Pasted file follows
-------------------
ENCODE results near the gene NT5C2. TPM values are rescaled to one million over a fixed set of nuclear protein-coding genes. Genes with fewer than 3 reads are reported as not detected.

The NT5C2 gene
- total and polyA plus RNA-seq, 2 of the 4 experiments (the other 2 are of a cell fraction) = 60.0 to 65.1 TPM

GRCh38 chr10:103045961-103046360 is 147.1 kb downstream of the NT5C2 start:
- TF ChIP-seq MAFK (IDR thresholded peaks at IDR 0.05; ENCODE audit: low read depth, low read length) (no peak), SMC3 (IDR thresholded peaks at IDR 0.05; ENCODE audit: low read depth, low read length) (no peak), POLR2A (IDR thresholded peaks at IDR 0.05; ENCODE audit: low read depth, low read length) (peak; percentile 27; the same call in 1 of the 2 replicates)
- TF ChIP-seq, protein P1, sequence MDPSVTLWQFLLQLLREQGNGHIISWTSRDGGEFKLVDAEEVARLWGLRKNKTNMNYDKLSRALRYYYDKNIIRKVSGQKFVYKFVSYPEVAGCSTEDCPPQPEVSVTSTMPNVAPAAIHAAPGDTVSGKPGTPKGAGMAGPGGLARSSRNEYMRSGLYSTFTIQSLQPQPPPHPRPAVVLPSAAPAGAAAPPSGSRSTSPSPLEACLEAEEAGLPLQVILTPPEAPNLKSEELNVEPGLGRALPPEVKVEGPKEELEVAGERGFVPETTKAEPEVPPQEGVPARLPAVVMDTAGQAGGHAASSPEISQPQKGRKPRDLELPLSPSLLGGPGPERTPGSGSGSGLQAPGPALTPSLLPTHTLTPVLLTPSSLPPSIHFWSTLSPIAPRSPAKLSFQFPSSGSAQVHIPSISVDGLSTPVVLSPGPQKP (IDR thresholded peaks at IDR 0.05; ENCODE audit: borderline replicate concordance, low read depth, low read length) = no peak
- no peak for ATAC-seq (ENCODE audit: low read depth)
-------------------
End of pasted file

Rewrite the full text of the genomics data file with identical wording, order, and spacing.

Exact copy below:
ENCODE results near the gene NT5C2. TPM values are rescaled to one million over a fixed set of nuclear protein-coding genes. Genes with fewer than 3 reads are reported as not detected.

The NT5C2 gene
- total and polyA plus RNA-seq, 2 of the 4 experiments (the other 2 are of a cell fraction) = 60.0 to 65.1 TPM

GRCh38 chr10:103045961-103046360 is 147.1 kb downstream of the NT5C2 start:
- TF ChIP-seq MAFK (IDR thresholded peaks at IDR 0.05; ENCODE audit: low read depth, low read length) (no peak), SMC3 (IDR thresholded peaks at IDR 0.05; ENCODE audit: low read depth, low read length) (no peak), POLR2A (IDR thresholded peaks at IDR 0.05; ENCODE audit: low read depth, low read length) (peak; percentile 27; the same call in 1 of the 2 replicates)
- TF ChIP-seq, protein P1, sequence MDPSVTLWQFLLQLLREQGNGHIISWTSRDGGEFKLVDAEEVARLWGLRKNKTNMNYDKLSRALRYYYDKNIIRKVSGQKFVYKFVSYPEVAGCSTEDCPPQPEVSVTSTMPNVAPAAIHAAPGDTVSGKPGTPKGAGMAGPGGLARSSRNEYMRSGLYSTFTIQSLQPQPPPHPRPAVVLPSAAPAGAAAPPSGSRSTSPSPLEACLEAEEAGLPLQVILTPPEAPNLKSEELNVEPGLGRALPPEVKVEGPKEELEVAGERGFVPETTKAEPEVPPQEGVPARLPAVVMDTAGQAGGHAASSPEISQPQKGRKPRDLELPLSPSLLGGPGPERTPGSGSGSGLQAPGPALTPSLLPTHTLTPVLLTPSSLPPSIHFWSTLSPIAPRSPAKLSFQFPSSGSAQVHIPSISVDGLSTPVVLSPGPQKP (IDR thresholded peaks at IDR 0.05; ENCODE audit: borderline replicate concordance, low read depth, low read length) = no peak
- no peak for ATAC-seq (ENCODE audit: low read depth)